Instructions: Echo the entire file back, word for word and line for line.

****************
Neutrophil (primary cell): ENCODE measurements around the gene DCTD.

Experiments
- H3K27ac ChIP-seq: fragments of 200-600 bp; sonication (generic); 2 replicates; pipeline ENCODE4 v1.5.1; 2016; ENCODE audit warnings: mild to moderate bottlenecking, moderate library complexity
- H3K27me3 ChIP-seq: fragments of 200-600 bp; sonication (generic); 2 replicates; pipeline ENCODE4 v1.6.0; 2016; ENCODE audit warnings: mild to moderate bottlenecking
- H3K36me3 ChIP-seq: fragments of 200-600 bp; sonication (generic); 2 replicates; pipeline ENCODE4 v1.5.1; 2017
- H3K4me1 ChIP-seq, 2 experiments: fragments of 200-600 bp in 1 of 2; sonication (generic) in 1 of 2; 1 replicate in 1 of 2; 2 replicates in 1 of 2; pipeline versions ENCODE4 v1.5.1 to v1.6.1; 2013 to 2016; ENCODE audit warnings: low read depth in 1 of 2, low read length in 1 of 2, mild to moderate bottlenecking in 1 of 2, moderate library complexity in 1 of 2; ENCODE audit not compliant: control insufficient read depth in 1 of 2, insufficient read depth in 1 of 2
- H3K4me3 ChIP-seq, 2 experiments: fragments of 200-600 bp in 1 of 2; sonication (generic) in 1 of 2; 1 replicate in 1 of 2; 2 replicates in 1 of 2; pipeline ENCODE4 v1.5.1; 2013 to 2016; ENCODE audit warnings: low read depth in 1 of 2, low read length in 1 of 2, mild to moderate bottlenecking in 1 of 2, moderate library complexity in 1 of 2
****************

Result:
Neutrophil (primary cell): ENCODE measurements around the gene DCTD.

Experiments
- H3K27ac ChIP-seq: fragments of 200-600 bp; sonication (generic); 2 replicates; pipeline ENCODE4 v1.5.1; 2016; ENCODE audit warnings: mild to moderate bottlenecking, moderate library complexity
- H3K27me3 ChIP-seq: fragments of 200-600 bp; sonication (generic); 2 replicates; pipeline ENCODE4 v1.6.0; 2016; ENCODE audit warnings: mild to moderate bottlenecking
- H3K36me3 ChIP-seq: fragments of 200-600 bp; sonication (generic); 2 replicates; pipeline ENCODE4 v1.5.1; 2017
- H3K4me1 ChIP-seq, 2 experiments: fragments of 200-600 bp in 1 of 2; sonication (generic) in 1 of 2; 1 replicate in 1 of 2; 2 replicates in 1 of 2; pipeline versions ENCODE4 v1.5.1 to v1.6.1; 2013 to 2016; ENCODE audit warnings: low read depth in 1 of 2, low read length in 1 of 2, mild to moderate bottlenecking in 1 of 2, moderate library complexity in 1 of 2; ENCODE audit not compliant: control insufficient read depth in 1 of 2, insufficient read depth in 1 of 2
- H3K4me3 ChIP-seq, 2 experiments: fragments of 200-600 bp in 1 of 2; sonication (generic) in 1 of 2; 1 replicate in 1 of 2; 2 replicates in 1 of 2; pipeline ENCODE4 v1.5.1; 2013 to 2016; ENCODE audit warnings: low read depth in 1 of 2, low read length in 1 of 2, mild to moderate bottlenecking in 1 of 2, moderate library complexity in 1 of 2